Article i 'Tidsskrift for arbejdsliv' no. 4 2002, page 23-38.
Preben H. Lindøe
The article describes a "Nordic Model" of the labour market in terms of a collaborative model involving employers, employees and the government - a model in which collective agreements have a central role. According to this model, labour conflicts have been resolved in large part by introducing a comprehensive framework of laws and regulations. Within this framework, a specific Nordic Model for dealing with the working environment has been developed, which has been both innovative and future-oriented.
Four different perspectives have dominated the regulation of occupational health and safety throughout the years. During the first period of the last century, the efforts of authorities were mostly directed towards reducing accidents by means of regulation. After the Second World War, a strong social democratic government and powerful unions formulated the formal requirements of workers' participation in the labour force. A period followed in which the focus was on increasing the understanding of the environmental risks associated with new production systems. In the 1970's, the public administration took on a more modern look, and there began a transformation towards new and flexible forms of the regulation labour market participation which were aimed at more decentralised mechanisms of management and control.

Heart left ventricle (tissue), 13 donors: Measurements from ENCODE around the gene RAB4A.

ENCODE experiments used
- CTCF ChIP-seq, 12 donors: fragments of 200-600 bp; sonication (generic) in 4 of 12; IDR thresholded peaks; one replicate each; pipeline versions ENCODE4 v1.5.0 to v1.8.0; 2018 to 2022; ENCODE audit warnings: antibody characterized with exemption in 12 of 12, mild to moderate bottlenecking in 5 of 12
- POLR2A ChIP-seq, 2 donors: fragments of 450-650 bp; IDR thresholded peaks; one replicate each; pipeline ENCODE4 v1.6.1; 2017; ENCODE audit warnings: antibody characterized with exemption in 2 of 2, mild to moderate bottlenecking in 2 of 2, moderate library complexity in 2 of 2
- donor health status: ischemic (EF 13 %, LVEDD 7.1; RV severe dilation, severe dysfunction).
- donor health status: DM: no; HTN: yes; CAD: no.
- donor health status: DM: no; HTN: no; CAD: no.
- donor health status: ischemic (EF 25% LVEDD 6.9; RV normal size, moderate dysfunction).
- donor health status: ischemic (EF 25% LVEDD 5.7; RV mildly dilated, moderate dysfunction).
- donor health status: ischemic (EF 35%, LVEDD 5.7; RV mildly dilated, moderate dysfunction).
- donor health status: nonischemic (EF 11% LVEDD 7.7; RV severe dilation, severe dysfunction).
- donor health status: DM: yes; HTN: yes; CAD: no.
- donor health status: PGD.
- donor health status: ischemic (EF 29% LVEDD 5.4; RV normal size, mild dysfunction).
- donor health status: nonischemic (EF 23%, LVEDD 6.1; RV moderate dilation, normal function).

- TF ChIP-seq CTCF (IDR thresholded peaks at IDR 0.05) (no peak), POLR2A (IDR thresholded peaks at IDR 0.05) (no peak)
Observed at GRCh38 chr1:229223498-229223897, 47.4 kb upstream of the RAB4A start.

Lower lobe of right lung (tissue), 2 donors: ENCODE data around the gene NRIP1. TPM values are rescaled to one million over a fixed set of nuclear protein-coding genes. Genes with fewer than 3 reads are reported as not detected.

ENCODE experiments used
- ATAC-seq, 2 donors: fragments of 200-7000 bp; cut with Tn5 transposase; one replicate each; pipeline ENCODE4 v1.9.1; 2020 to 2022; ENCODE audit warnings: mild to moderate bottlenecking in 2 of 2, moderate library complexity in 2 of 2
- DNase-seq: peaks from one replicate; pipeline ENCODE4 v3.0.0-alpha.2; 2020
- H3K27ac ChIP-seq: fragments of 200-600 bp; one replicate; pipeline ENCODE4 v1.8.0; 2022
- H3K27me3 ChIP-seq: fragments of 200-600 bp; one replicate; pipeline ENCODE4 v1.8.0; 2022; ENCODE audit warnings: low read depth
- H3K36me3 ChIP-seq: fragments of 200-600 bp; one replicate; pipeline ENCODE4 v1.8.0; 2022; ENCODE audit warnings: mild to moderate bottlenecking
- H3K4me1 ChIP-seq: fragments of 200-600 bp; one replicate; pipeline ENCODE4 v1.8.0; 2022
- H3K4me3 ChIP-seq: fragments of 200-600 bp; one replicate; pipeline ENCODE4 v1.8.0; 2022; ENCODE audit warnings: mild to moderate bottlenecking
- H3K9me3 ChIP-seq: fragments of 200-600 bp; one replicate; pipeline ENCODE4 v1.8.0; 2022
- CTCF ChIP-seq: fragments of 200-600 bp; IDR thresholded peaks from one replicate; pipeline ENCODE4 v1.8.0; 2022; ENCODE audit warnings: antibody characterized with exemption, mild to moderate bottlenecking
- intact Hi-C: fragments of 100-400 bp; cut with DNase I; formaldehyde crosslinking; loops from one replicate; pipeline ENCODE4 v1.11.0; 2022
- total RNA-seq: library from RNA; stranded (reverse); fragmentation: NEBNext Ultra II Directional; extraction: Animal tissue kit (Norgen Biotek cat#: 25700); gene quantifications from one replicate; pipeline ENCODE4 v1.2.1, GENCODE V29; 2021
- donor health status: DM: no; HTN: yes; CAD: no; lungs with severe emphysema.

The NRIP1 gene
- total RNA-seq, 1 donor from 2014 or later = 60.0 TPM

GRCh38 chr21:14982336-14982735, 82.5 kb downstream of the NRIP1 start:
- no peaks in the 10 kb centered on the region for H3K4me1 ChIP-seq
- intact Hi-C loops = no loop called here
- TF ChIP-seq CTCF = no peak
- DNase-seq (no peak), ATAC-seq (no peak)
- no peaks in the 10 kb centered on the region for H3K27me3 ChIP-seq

The 1990s did not seem to represent innovation and gain in terms of learning or the transfer of knowledge when analysing occupational health and safety. Policy changes have been few if any, even if they were planned whilst the new regulations made in the 1970's were being accepted. On the contrary, the 1990's seem to represent a period in which countries have focused on developing internal principles concerning regulations rather than creating common Nordic standards.